Bahá’í House of Worship
Exterior -Bahá’í House of Worship
On the shores of Lake Michigan, not far from where the North Canal meets the harbor at the Chicago suburb of Wilmette, stands the architecturally unique Bahá’í House of Worship. How it came to be built in the heart of the United States is a story that begins with the Worlds Columbian Exposition in 1893. Inspired by news of the first Bahá’í Temple in Ashgabat, Turkmenistan, members of the Chicago Bahá’í House of Spirituality drafted a petition in 1903 asking permission to begin their own. Fifty years later, in 1953, a completed Bahá’í House of Worship was dedicated in Wilmette. For those living in Chicago land, it is known as the Bahá’í Temple, the site of a thousand field trips, a short walk through lovely gardens, an uplifting place of silent prayer and meditation. In 1978, the House of Worship was added to the National Register of Historic Places and in 2008 one of the Seven Wonders of Illinois.
The Bahá’í Faith is an independent religion practiced throughout the world by more than 5 million people of nearly every nationality and ethnic background. They are attracted to the faith by the belief that we all belong to one human race, which all religions share a common source and aim…that the long awaited era of peace promised by God in the world’s sacred scriptures is now within reach. Its sole purpose is to provide a place of prayer and meditation for anyone who wishes to do either. The auditorium is open all the way to the top of the dome with sunlight streaming through hundreds of windows to a shining red terrazzo floor filled with chairs. There is a no clergy in the Bahá’í Faith. No sermons or speeches are made during devotional programs in the Bahá’í House of Worship’s auditorium, only recitations of verses from the Bahá’í writings and scriptures from other faiths, including the Bible, Quran, Upanishads and others. Within the sparkling exterior concrete ornamental panels one can observe all the artistry of Louis Bourgeois, a Canadian architect who came to Chicago and worked with Louis Sullivan and the sculptor John J. Earley of the Earley Studio in Washington, DC.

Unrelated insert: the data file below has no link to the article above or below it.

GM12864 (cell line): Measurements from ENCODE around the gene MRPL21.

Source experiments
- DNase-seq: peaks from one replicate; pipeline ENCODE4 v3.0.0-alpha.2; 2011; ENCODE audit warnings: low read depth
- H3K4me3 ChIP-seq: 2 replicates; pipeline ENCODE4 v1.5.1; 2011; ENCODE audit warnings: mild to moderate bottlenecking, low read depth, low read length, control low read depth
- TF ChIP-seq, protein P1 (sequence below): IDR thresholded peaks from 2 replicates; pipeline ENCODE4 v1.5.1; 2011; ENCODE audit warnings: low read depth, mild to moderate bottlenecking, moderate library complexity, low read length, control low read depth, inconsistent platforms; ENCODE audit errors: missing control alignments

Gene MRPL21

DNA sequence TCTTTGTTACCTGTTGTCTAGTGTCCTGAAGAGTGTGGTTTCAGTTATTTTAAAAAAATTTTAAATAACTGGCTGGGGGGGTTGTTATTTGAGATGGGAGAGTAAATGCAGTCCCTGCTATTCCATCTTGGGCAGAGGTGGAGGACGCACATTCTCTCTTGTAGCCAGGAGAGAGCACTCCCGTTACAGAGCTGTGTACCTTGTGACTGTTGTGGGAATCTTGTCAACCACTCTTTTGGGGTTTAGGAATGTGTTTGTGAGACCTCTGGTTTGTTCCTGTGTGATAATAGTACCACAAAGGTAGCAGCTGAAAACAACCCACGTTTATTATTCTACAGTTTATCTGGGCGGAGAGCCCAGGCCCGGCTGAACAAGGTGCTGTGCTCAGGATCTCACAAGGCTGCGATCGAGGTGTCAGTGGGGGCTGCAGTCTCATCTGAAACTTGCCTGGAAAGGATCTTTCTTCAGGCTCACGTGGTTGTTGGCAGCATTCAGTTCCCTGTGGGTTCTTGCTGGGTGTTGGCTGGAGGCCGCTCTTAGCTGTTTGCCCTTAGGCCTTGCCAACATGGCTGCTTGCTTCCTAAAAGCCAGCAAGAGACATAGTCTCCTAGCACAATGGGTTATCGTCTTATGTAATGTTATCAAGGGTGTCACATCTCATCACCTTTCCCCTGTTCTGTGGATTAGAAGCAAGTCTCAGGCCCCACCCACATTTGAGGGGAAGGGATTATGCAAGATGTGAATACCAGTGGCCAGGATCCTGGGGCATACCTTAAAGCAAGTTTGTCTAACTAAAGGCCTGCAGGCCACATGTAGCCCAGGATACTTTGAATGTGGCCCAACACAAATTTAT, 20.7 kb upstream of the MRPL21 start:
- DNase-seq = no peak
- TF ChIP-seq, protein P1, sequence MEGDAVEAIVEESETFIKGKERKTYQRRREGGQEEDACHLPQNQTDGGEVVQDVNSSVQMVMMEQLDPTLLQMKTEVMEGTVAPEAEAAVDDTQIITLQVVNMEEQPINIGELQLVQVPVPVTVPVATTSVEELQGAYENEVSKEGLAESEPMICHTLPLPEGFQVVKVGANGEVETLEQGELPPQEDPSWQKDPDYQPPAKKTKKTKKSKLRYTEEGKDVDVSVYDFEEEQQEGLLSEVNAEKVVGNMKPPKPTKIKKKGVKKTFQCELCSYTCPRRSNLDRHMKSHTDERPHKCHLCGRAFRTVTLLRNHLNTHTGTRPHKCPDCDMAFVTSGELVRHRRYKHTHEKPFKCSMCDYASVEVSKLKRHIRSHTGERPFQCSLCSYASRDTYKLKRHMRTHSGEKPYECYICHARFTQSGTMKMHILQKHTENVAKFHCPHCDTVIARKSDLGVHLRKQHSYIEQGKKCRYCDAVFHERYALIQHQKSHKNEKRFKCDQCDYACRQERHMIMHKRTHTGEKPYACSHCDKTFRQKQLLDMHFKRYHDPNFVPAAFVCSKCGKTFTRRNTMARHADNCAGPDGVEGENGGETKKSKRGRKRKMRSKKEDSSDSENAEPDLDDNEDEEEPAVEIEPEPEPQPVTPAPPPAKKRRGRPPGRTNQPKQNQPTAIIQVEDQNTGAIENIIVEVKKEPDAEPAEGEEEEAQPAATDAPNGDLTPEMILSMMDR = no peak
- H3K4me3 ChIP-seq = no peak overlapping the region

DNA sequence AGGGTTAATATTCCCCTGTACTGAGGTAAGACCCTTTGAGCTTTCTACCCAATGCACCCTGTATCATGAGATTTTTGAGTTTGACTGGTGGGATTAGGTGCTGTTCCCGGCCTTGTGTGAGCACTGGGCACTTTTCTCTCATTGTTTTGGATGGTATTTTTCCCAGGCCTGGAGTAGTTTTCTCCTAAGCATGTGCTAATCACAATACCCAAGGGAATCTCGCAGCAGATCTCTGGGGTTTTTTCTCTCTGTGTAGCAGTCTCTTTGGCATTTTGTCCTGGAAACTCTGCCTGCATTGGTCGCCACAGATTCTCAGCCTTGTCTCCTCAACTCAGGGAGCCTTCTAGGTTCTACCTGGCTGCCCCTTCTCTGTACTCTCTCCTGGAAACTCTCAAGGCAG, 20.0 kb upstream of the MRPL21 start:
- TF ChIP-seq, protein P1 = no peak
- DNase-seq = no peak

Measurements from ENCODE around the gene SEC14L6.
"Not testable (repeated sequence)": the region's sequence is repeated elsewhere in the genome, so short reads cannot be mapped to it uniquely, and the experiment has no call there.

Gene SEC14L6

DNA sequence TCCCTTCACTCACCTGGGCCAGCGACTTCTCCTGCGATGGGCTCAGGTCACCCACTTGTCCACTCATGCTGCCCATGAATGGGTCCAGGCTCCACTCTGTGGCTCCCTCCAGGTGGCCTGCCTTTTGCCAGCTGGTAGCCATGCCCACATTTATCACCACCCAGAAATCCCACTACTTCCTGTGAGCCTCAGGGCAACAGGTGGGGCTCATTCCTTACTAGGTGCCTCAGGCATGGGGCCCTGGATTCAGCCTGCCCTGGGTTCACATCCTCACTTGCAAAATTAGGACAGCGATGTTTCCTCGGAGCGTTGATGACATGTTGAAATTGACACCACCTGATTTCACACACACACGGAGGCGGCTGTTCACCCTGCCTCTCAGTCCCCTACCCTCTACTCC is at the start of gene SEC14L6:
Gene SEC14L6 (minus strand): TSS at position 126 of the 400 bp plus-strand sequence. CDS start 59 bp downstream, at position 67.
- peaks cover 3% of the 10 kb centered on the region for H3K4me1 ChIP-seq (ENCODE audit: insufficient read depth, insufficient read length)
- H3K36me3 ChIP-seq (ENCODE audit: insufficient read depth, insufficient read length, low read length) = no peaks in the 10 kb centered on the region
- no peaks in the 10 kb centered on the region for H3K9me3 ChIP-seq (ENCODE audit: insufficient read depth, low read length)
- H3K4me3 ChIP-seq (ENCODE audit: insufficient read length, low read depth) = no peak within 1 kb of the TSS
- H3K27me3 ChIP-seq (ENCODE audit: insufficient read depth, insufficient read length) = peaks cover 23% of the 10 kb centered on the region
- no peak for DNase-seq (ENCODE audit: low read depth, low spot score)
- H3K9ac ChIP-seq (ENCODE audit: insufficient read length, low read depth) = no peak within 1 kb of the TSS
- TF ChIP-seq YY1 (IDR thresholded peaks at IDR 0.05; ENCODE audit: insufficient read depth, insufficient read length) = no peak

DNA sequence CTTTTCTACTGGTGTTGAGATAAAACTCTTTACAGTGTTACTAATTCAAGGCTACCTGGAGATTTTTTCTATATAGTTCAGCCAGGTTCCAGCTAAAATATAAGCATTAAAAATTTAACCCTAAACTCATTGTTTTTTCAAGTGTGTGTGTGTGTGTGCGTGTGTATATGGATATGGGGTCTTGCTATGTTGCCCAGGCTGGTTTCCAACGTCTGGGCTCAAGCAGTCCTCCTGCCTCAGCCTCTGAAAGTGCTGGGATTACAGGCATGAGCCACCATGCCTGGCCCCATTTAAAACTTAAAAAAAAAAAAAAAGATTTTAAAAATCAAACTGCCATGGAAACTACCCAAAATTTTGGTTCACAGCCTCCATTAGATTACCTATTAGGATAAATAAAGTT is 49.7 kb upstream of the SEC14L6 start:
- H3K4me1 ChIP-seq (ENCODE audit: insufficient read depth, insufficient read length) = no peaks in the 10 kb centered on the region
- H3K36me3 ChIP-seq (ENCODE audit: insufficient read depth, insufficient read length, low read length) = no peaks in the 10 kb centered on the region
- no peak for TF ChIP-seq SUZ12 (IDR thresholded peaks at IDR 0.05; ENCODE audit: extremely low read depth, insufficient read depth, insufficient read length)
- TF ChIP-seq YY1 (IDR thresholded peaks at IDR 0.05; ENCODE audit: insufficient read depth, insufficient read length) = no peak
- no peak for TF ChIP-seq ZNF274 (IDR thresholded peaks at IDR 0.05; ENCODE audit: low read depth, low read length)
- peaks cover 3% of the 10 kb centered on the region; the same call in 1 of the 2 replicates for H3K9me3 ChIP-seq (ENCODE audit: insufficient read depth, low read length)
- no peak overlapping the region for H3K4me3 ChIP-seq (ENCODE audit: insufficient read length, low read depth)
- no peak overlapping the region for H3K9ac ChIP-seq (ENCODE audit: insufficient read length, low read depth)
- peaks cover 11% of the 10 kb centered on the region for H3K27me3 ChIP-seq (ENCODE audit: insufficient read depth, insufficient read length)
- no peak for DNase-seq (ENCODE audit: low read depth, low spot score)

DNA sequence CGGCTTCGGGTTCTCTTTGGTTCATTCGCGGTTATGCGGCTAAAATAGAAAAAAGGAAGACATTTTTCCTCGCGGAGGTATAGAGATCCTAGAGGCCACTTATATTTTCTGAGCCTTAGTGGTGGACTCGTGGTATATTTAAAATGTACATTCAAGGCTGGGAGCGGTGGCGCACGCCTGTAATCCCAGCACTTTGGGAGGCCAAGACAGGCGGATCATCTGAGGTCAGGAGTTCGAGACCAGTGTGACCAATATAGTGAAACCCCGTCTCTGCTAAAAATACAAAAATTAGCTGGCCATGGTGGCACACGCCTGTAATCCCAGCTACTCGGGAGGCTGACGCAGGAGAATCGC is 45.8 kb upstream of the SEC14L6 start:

Transforming Bourgeois’ drawings, some requiring 109-foot long sheets of paper, into double ornamentation resulted in an innovative process of lasting concrete panels composed of quartz crystal and white cement to form the temple’s intricate, lacy exterior. Hundreds of precisely sized and fitted sections were hung on the temple’s steel superstructure. The symmetry of the Bahá’í House of Worship was surely influenced by the École Des Beaux Arts.
The dome is early Renaissance, with an arabesque tracery common in Islamic architecture. The ribs could be called Gothic, the clearstory suggestive of Romanesque and the arches over the windows look 8th century Moorish Spain. The ribs of the Temple symbolize the hands of the people of all religions clasped together in prayer. The pillars are reminiscent of the minarets of great Muslim mosques. Symbols of many religions, such as the Christian cross, the Star of David and the star and crescent can be found on each exterior pillar. The pillars are
also decorated with a symbol used by Hindus and Buddhists in the form of a Swastika. At the top of each pillar is a nine-pointed star symbolizing the Bahá’í Faith. In the panels directly above the nine doors, decorated letters, ABHA, of a word can be found. It is the Arabic word for glory; the word is also integral to the name of the prophet-founder of the Bahá’í Faith, Bahá’u’lláh. It is also an expression of the number nine. When the numbers representing the letters in Abha are added together according to the traditional Abjad numbering system they total nine (1+2+5+1). Numbers as representatives of spiritual concepts have a rich tradition in Islamic culture and nine is the highest number symbolizing perfection, unity and comprehensiveness. This is why a Bahá’í House of Worship feature nine sides, doors and gardens.
The Bahá’í House of Worship and gardens form a single, sacred space where all the people are invited to pray to God and meditate in an atmosphere of beauty and light. In the Bahá’í